Nearly half of the United States have legalized whole plant medical marijuana, and a handful of other states have approved limited amendments which legalize one single cannabinoid concentrate, cannabidiol (CBD) oil. Indiana is not one of those states, and probably no one really expected medical marijuana to even be considered in the conservative Hoosier State. Surprisingly, however, it may actually have a chance in 2015.
Indiana Senator Karen Tallian (D-District 4) has introduced bills to decriminalize the possession of personal amounts of cannabis for the last three years, but none of those measures have earned enough support to receive a hearing. This year, Senator Tallian is shifting gears to sponsor a bill to legalize marijuana for medicinal use.
The measure, SB 284, allows state-licensed physicians to recommend medical marijuana to patients suffering from a handful of debilitating medical conditions. It allows patients to have caregivers, but does not establish licensing for dispensaries. SB 284 also creates a regulatory body called the Department of Marijuana Enforcement (DOME), and an advisory committee to review results and recommendations for the program. This bill is unique because it allows DOME to authorize research licenses and facilities within the state.
The Indiana Senate did not reconvene until 1:30 pm EST, Wednesday January 14, but Senator Karen Tallian already met with Senator Patricia Miller, chair of the Health and Provider Services Committee, to which her medical marijuana bill was assigned. Whether or not the bill will receive a hearing during the 2015 session is still undecided, but the word “no” has not yet been spoken.
Senator Tallian was unavailable for comment when the Whaxy staff called to ask how the meeting with the Health Committee chair went, but her legislative assistant, Brent Stinson said,
“Senator Tallian met briefly with Senator Miller yesterday to gauge if the bill would receive a hearing. She [Miller] did not indicate yes or no, but we should know in about one week.”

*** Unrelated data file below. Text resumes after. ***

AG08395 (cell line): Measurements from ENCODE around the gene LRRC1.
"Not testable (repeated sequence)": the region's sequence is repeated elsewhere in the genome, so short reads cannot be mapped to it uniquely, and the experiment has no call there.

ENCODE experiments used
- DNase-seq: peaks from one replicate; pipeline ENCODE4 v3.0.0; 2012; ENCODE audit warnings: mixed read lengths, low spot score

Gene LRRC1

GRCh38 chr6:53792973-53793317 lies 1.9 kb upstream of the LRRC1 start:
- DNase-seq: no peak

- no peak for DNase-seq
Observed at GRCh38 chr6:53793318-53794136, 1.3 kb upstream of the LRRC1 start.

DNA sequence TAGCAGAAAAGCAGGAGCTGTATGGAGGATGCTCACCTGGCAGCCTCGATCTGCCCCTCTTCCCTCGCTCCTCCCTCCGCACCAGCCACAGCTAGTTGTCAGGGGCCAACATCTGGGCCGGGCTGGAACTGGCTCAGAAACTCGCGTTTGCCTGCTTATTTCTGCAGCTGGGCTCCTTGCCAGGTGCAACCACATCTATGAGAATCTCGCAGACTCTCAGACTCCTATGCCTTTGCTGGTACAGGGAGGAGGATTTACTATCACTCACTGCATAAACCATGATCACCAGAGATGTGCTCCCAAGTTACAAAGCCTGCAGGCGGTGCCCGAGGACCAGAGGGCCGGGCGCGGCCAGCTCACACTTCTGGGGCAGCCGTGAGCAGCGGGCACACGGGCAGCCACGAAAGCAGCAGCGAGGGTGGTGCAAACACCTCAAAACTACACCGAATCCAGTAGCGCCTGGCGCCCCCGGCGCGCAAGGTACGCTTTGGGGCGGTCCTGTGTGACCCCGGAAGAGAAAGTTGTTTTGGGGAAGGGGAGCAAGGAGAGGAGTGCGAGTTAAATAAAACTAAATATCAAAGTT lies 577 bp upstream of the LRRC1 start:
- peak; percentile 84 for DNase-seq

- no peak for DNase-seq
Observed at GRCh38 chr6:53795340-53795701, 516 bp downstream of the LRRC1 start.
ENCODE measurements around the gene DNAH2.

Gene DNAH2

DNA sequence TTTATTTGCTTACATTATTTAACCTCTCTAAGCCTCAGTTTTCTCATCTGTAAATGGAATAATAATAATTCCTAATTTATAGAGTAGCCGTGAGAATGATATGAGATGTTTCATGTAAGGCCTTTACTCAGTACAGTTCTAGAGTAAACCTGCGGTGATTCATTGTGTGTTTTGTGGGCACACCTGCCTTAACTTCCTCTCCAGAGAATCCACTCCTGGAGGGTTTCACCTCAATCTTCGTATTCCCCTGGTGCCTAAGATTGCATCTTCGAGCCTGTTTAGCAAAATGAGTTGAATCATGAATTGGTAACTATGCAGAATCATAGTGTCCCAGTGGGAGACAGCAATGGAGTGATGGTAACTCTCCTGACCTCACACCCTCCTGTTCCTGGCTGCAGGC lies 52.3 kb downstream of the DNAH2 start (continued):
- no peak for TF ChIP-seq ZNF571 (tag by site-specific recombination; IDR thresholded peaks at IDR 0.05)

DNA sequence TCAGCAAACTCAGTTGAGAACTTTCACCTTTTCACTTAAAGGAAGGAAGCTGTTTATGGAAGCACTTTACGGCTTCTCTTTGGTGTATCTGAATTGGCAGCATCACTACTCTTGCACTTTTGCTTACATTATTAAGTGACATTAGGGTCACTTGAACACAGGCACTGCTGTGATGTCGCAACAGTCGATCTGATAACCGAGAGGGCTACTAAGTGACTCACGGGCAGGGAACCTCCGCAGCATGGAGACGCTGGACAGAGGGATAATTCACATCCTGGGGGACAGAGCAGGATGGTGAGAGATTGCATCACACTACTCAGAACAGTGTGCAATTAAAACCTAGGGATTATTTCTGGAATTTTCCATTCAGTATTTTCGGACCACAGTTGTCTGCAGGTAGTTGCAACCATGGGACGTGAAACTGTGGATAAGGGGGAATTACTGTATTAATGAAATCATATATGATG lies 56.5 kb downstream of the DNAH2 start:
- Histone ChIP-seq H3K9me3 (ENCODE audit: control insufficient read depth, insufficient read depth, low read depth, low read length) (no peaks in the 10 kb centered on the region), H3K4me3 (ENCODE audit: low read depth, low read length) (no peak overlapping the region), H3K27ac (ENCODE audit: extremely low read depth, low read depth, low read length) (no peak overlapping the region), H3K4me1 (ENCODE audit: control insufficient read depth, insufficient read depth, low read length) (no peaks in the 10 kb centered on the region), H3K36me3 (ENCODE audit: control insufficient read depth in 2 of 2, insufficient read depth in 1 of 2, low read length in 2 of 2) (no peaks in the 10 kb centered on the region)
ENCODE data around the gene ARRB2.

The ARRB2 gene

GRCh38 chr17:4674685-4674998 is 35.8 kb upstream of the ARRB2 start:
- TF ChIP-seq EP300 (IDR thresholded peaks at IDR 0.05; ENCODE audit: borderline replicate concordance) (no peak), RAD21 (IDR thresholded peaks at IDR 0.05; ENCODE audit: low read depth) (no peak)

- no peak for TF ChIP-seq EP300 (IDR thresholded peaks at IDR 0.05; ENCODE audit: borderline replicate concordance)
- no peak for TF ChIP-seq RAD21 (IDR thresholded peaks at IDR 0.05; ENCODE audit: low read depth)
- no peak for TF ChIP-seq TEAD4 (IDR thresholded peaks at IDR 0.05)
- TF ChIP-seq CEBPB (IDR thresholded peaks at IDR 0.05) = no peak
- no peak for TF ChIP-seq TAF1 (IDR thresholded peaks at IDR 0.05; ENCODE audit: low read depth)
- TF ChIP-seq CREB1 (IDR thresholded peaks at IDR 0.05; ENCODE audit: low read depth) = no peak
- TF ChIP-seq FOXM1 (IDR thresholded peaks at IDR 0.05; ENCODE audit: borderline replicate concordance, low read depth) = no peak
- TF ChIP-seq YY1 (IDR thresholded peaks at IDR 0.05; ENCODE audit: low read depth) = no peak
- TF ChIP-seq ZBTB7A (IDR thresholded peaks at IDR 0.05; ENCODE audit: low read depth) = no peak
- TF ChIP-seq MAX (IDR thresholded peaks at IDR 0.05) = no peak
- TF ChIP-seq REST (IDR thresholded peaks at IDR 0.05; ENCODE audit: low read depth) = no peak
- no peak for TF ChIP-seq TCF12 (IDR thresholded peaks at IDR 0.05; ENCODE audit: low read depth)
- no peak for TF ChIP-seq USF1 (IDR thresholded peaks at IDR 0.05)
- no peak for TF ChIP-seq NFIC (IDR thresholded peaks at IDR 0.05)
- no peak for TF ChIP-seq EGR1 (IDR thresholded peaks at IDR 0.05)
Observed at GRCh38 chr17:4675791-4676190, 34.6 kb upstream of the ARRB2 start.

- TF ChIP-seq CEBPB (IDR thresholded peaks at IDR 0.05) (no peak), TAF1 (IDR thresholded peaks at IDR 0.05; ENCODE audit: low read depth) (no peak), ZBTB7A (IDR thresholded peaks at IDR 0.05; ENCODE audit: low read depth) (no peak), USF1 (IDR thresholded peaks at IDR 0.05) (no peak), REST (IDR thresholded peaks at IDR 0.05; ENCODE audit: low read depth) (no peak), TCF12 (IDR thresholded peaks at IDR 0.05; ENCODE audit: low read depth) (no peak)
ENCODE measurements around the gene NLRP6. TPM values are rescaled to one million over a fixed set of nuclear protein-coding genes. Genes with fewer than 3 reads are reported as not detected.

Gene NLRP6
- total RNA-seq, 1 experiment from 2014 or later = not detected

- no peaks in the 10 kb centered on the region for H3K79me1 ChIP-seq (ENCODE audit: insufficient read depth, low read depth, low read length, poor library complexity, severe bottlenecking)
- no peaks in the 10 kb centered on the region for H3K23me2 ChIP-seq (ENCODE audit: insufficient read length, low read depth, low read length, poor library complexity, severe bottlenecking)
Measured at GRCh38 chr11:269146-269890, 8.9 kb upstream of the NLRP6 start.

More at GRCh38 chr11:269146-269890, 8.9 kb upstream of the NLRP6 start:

Senator Miller was in a meeting when the Whaxy staff called to ask about her stance on the medical marijuana bill. Her legislative assistant, Jeremy Hoffman, said,
“Senator Miller has not decided yet whether the medical marijuana bill will receive a hearing. She did meet with Senator Tallian already this morning, and that is all I know.”
In these situations, it is important for legislators to hear from constituents. If you live in Indiana and want to encourage or discourage the Health Committee chairperson, Senator Patricia Miller, to give the medical marijuana bill a hearing, you may contact her via phone or email at:
- 317-232-9489 (legislative assistant Jeremy Hoffman will answer this line)
- email: [email protected]
photo credit: thestatehousefile
Cannabis has been legalized for medicinal use in over half of the United States, and as of November, four states and one district have legalized recreational use for adults. This would make sense as to why half of the people in the United States have admitted to trying marijuana at least once. However, very little research has been compiled on the long-term impacts marijuana use has on the human brain due to difficulty gaining research access because marijuana is still classified as a Schedule I drug under the Controlled Substances Act.
Now, thanks to a $275,000 grant awarded by the National Institutes of Health, a team at Indiana University will begin studying this topic, and working to close this educational gap.